Patterns of Enterprise Application Architecture is one of the many interested books written by Martin Fowler. I have a lot of respect for Martin, mainly because he’s able to constantly challenge himself and improve his craft, since several decades. Here is what I like and dislike about this book.
A bit hard to read
Like Eric Evans, Martin Fowler has tons of interesting things to say. Unfortunately, both have a style hard to read. Mainly because it is dense in terms of content, but also because it is not concise. Let me be clear: I don’t pretend by any way to be a better writer than them. I just consider what they write as much interesting as it is hard to read.
Not totally up to date
Because the book was written around 2000, with many technical details, some of the patterns described are no longer relevants. Which is not that bad, because it gives an historical perspective. For instance, it was released when OOP was kind of marginal, and patterns like ORM were not widely spread. It is interesting to see what were the alternatives, and how OOP was perceived before to be mainstream.
A must read stay a must read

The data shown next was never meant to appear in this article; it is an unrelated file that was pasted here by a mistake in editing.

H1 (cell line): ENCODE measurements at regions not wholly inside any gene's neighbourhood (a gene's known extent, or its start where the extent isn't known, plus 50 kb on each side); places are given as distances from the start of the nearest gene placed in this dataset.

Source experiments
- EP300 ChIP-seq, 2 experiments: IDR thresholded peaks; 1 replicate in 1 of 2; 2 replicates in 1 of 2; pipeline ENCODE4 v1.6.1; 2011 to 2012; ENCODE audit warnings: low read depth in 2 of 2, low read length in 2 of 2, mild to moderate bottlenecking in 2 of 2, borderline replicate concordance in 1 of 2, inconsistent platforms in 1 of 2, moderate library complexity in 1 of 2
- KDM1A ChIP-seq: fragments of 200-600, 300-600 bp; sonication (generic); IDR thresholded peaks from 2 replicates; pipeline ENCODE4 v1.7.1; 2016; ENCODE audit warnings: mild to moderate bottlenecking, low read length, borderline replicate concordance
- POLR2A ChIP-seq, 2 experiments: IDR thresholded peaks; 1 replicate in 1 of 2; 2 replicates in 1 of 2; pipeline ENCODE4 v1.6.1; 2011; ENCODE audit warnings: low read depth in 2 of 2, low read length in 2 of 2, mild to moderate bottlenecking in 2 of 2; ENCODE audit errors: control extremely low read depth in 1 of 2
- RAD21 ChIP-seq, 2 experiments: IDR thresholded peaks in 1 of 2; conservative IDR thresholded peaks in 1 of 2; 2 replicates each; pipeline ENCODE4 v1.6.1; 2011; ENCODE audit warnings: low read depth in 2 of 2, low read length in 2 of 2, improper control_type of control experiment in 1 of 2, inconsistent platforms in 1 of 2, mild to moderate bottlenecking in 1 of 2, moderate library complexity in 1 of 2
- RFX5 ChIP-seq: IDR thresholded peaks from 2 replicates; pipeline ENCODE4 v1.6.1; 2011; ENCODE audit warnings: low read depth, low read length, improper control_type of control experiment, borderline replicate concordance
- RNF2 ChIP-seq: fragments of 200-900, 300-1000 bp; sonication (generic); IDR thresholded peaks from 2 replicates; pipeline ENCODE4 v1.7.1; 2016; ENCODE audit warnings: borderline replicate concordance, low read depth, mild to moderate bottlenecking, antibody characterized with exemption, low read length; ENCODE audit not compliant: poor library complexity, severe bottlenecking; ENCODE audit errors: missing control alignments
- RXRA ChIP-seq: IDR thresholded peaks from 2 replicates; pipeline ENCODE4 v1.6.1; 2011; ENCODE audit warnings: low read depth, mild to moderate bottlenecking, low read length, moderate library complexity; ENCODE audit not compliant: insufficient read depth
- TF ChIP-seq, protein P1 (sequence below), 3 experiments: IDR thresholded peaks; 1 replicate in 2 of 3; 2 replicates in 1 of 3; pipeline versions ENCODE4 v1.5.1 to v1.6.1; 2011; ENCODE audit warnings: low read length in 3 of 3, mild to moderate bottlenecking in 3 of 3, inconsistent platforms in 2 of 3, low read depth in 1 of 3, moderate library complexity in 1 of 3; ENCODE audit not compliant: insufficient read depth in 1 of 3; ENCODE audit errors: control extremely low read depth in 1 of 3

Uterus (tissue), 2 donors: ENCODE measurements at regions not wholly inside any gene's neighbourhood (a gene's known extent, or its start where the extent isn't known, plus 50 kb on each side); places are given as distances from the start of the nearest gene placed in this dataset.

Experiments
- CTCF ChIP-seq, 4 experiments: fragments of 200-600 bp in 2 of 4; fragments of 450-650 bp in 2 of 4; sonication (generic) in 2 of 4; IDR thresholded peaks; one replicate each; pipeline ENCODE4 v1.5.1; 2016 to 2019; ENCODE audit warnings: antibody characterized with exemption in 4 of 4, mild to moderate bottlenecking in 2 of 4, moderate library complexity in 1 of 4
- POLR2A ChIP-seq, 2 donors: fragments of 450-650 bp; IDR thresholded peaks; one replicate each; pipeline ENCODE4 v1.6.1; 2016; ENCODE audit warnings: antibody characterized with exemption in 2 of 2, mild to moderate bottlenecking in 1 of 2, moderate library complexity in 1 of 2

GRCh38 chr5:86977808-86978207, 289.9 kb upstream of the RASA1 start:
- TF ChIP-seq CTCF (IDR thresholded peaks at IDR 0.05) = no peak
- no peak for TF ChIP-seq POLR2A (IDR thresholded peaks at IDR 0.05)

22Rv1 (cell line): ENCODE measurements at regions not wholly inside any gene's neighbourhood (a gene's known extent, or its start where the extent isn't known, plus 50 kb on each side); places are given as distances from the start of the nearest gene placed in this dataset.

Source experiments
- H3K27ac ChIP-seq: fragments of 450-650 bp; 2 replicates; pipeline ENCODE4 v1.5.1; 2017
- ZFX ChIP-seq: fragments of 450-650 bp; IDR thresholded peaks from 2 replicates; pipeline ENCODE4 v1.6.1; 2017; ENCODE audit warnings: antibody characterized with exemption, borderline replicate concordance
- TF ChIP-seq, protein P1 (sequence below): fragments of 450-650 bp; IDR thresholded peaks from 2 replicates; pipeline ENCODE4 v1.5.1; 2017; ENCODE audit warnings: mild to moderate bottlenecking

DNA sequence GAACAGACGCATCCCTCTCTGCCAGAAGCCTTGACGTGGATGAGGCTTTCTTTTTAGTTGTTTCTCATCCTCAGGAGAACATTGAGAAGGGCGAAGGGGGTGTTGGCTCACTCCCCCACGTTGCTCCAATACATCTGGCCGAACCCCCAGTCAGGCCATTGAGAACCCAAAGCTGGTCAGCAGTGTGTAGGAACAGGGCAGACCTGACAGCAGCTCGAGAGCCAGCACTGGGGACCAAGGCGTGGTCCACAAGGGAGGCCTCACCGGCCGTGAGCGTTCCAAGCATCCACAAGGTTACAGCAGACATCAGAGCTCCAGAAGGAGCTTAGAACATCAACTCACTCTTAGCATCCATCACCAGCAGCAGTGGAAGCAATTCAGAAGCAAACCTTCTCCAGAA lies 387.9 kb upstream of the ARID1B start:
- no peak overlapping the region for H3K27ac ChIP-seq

This book has greatly influenced our industry in the last decades. From this perspective it is still valuable, because it helps to understand what IT looks like in the 2000s, and how it evolves. The book contains also some seeds of the original ideas behind the emergence of Domain Driven Design, such as the Domain Model pattern. It allows to understand the original link between Domain Model and OOP, and thus the influence of OOP in the mythical blue book by Eric Evans.
Thank you Martin for this book and what you do for IT since many years.
2 thoughts on “Patterns of Enterprise Application Architecture”
Hi Emilien. Great book ! Fowler is a master. A “must read” OOP book is “Conception et programmation orientées objet” by Bertrand MEYER. MEYER is simply one of this man that have done this languages we use every day, like C#, C++ or Java – he is one of the fathers of OOP and managed execution environments. It is “the” book, for me. It goes to the root of the software design principles and object concepts with a precision i’ve never found anywhere. The book is 1300 pages long, and the most conceptual one are simply awesome : I can say that while we haven’t read this pages, we are not completly aware of what is OOP. – Bien à toi.
Thanks for the feedback. To be honest I think more about the SmallTalk team, especially Alan Kay as the “fathers” of OOP. But it’s true that I haven’t read Meyer’s book so far, despite it is in my “to read” list for a while 🙂
I’ll need to fix it soon!